Wales Election 2016

Wales Election 2016: Party highlights and lowlights

All the Welsh party leaders

The polls, debates, hustings, manifestos, photo ops and visits are all over.

Now the polls have shut, what have been the best and worst moments for the parties during a month of campaigning?


Image caption Plaid Cymru leader Leanne Wood

High point - Leanne Wood pushing the first minister into the same ground as Plaid on steel

For some time Carwyn Jones' government has dismissed the idea of a Welsh stake in Tata Steel's UK operation, as proposed by Plaid Cymru. But that seemed partially forgotten when Leanne Wood pressed Carwyn Jones at the ITV Wales leaders' debate on whether his party would take such action.

Mr Jones said the Welsh Government would be prepared to take an equity stake to save the Port Talbot steelworks if it was "affordable".

The concession came with that final caveat, but was enough to be the story of the night.

Low point - efficiency 'uncertainty'

Plaid Cymru made much of work by academics Brian Morgan and Gerald Holtham in independently checking their manifesto.

The document said the "overall income projections and the estimated costings" seemed to be "reasonable", but also warned of "uncertainty" over proposed efficiency savings. The party planned £300m in efficiencies in the NHS.

"It is certainly the case raising these sums from efficiency gains is not going to be easy or painless," they said.


High point - solid TV performances from the leader

Andrew RT Davies put in confident performances in leaders' debates held on ITV and the BBC.

He focused on Welsh Labour's record on public services and, in the final six-way debate, aggressively pushed Carwyn Jones over the cancer drugs fund.

Low point - broadcasters banned from Davies-Cameron event

It seemed somewhat of a snub when the prime minister visited Gower constituency but denied broadcasters access.

The move appeared designed to avoid the PM having to answer questions on the junior doctors' strike, but it had the effect that Mr Davies was not seen on news bulletins alongside the prime minister.

Seen in the context of the continued divisions in the Conservative party on the upcoming referendum - with the prime minister in the remain camp and Mr Davies backing the Leave campaign - questions about a rift remain.


Image caption Welsh Labour leader Carwyn Jones

High point - Westminster troubles

Carwyn Jones was lucky early on, with Westminster troubles putting the UK Conservative government on the back foot.

Whether it was the EU, tax, the junior doctors strike - all generated headlines which served Labour well and Tories ill.

But that can be a double-edged sword, as we discovered with the decision for Jeremy Corbyn to stay away from Wales amid the anti-Semitism row.

Low point - Carwyn Jones forced to deny Welsh health care 'second-rate'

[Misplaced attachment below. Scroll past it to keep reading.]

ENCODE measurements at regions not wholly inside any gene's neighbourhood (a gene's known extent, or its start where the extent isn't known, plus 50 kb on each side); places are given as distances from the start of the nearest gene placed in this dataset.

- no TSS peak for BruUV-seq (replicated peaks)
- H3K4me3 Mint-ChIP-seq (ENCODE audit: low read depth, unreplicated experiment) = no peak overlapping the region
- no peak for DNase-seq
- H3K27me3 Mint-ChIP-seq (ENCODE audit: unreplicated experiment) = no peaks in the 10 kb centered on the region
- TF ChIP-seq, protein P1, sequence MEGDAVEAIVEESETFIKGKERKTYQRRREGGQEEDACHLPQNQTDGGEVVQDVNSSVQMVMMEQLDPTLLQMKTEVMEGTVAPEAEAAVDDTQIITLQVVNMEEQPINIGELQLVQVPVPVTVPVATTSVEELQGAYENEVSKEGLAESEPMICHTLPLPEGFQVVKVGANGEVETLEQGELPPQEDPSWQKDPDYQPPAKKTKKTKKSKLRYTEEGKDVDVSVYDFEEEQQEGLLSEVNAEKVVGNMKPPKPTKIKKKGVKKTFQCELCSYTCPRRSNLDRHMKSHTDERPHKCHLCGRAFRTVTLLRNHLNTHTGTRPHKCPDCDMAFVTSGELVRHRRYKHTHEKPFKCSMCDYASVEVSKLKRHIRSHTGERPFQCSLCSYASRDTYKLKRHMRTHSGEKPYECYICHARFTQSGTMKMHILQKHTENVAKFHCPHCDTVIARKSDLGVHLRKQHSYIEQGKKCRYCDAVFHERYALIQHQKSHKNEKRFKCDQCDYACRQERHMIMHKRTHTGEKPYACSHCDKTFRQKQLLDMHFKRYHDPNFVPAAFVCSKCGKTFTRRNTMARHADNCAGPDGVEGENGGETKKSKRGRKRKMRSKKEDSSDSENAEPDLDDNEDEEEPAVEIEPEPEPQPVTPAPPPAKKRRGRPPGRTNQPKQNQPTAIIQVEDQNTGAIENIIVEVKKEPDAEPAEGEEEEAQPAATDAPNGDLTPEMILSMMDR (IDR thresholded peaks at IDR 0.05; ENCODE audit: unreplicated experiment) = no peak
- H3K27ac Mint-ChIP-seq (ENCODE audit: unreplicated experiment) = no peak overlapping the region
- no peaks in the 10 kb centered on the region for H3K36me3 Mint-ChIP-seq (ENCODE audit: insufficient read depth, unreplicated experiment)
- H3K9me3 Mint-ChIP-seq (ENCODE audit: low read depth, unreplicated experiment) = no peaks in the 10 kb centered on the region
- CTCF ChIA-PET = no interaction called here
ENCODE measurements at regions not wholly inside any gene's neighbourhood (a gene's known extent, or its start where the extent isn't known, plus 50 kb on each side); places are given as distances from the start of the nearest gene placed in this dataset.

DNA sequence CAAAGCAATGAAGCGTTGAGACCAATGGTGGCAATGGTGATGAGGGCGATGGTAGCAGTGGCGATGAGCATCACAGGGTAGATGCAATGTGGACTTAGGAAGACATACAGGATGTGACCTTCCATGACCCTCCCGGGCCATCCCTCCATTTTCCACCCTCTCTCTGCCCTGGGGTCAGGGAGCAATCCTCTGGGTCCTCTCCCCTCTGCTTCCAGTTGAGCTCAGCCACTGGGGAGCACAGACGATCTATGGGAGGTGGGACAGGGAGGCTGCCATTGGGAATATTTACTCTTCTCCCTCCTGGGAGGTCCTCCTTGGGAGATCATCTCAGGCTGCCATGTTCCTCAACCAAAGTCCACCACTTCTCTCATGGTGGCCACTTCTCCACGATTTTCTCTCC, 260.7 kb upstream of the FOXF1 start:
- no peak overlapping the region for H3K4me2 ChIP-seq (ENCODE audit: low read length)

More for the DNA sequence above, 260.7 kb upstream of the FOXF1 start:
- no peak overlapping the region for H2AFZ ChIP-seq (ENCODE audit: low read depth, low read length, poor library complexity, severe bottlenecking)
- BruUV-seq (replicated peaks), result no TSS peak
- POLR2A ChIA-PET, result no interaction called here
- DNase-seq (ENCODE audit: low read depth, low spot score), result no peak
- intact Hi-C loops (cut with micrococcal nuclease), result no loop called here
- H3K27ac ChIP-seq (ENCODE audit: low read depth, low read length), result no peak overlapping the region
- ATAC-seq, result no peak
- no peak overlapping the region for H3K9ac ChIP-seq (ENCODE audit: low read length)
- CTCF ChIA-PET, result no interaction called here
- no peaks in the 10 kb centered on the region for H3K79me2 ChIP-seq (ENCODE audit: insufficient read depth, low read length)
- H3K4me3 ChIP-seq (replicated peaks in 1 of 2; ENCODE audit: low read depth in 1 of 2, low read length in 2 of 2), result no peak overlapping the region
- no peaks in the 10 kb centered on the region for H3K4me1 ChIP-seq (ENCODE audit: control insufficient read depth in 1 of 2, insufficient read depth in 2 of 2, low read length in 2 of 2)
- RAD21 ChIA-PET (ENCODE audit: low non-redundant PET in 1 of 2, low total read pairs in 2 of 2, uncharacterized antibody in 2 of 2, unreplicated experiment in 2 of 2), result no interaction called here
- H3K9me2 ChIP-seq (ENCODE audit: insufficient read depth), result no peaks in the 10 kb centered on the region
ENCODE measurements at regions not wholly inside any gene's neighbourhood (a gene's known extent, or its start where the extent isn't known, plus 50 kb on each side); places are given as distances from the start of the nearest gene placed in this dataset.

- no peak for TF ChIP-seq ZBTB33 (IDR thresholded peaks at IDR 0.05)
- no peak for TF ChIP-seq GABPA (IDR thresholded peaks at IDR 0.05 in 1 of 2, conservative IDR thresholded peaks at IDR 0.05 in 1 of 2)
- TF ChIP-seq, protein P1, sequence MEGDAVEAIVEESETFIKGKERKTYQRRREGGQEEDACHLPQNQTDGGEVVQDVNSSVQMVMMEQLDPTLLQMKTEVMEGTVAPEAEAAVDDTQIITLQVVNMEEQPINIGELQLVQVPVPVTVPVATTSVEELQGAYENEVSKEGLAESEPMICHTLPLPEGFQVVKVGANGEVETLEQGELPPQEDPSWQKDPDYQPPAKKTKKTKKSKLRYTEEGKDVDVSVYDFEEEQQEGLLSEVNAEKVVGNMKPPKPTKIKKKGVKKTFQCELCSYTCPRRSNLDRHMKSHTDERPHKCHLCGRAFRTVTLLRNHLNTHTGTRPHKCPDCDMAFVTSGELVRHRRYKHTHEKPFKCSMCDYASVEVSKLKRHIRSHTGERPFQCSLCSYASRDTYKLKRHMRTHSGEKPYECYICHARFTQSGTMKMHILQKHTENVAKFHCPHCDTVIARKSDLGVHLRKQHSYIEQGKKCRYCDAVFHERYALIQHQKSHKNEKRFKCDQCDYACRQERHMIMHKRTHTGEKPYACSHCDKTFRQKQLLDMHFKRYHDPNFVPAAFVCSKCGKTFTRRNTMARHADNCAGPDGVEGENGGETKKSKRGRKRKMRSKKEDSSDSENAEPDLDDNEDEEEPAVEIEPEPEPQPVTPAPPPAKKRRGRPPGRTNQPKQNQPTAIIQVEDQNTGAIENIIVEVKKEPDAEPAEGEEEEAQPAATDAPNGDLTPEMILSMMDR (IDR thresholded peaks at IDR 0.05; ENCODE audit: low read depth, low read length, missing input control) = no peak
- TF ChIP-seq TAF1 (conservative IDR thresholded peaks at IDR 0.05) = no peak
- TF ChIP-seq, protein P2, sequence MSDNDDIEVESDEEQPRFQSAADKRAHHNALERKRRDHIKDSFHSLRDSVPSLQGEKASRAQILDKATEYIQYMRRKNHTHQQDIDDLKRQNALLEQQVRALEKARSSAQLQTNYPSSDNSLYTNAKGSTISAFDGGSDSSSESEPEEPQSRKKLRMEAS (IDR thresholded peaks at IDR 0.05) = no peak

Mr Jones found himself on the back foot during the BBC Wales Leaders' debate, when a teacher from Cardiff forced the Welsh Labour leader to defend his health-service record.

Angharad Roche said she was disappointed at Welsh Labour's record on cancer treatment and angrily told Mr Jones: "When I voted for devolution which I did and I was proud to do so, I did not expect to have second-rate health care in this country."

Mr Jones said cancer patients got treatment more quickly in Wales than in England, despite the latter's cancer drugs fund.


High point - Kirsty Williams' resilient debate performances

Welsh Lib Dem leader Kirsty Williams worked hard to have her small party's voice heard in the 2016 campaign and performed well in TV debates.

Carwyn Jones had held off from attacking the Lib Dems, but Ms Williams did not reciprocate - pressing the first minister on education during the ITV Wales leaders' debate.

At the BBC Wales event, she focused her fire on Nathan Gill of UKIP and his policy on grammar schools.

Low point - other parties deem them irrelevant

Neither Labour, the Tories, Plaid Cymru nor UKIP spent much of their time attacking the Liberal Democrats. There was very little attention on the party from their rivals.

It either suggests others hope to co-operate with Ms Williams after the campaign, or they consider the party so irrelevant to the overall result they do not think there's any mileage in bothering.


High point - the manifesto

UKIP has, in the past, been labelled a single-issue party with not much to say beyond the European Union.

But for this campaign, Mark Reckless has appeared to answer that criticism with a manifesto full of policies relevant to the devolved bodies.

That in itself is an achievement for a group which failed to win representation to the assembly at the last election.

Low point - would Nathan Gill have chosen Mark Reckless and Neil Hamilton as candidates? 'Probably not'

It is pretty unheard-of for a Welsh group leader to go into an assembly campaign criticising his own colleagues, but the row over the selection of candidates spilled out on to primetime TV when Mr Gill suggested he might not have picked either to run alongside him.

The comments threw fuel on a row, which had been brewing for months, with Mr Hamilton's wife Christine calling Mr Gill a "third-rate general" on Twitter.

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